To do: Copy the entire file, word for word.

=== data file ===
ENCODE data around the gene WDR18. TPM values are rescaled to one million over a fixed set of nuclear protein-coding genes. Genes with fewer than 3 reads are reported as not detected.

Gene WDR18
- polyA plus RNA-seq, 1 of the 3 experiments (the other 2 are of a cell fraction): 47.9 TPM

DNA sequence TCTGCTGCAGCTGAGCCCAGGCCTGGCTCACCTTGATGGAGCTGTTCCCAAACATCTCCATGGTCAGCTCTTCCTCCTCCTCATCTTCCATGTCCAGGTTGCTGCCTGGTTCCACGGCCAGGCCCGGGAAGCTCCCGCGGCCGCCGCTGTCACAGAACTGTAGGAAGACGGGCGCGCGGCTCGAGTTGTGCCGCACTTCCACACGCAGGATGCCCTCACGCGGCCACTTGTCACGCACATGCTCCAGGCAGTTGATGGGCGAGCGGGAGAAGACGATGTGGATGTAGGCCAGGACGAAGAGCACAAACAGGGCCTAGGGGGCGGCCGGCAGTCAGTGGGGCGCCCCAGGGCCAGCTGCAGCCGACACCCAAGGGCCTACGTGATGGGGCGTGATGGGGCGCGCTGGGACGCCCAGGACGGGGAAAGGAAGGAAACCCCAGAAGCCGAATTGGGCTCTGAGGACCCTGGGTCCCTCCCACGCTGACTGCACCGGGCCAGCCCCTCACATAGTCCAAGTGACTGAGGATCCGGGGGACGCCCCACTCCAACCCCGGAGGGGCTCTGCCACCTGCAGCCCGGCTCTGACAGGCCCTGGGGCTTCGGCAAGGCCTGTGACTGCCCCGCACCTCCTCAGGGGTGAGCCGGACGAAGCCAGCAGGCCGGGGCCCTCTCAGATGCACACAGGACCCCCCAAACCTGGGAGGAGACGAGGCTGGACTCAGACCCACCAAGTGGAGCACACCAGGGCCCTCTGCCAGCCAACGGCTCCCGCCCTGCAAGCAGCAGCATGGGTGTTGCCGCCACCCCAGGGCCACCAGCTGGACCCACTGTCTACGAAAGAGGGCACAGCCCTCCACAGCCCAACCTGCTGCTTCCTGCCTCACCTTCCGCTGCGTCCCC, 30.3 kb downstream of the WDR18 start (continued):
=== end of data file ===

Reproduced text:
ENCODE data around the gene WDR18. TPM values are rescaled to one million over a fixed set of nuclear protein-coding genes. Genes with fewer than 3 reads are reported as not detected.

Gene WDR18
- polyA plus RNA-seq, 1 of the 3 experiments (the other 2 are of a cell fraction): 47.9 TPM

DNA sequence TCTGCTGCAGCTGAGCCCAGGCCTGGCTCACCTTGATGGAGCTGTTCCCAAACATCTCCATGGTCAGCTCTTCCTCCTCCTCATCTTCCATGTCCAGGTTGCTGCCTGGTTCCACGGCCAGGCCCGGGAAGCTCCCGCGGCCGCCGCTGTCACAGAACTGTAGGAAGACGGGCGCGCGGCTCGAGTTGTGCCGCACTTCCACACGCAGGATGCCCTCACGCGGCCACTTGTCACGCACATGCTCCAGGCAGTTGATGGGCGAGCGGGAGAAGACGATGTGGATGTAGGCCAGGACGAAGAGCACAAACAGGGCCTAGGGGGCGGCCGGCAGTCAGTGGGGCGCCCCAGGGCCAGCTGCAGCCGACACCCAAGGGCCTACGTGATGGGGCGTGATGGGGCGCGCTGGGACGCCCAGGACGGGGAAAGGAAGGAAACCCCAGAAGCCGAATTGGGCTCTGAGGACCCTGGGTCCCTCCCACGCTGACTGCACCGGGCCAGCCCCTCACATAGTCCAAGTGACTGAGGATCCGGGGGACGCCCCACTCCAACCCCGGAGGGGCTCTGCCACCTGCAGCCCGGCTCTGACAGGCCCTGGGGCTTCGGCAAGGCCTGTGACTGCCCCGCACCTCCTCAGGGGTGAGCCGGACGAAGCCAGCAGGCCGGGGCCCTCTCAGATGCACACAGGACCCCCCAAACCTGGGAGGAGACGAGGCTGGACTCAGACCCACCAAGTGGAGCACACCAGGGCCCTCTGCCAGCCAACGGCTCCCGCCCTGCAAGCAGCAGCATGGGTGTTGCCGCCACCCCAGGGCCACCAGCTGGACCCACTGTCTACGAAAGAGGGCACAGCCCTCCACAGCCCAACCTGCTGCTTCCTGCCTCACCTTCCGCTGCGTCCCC, 30.3 kb downstream of the WDR18 start (continued):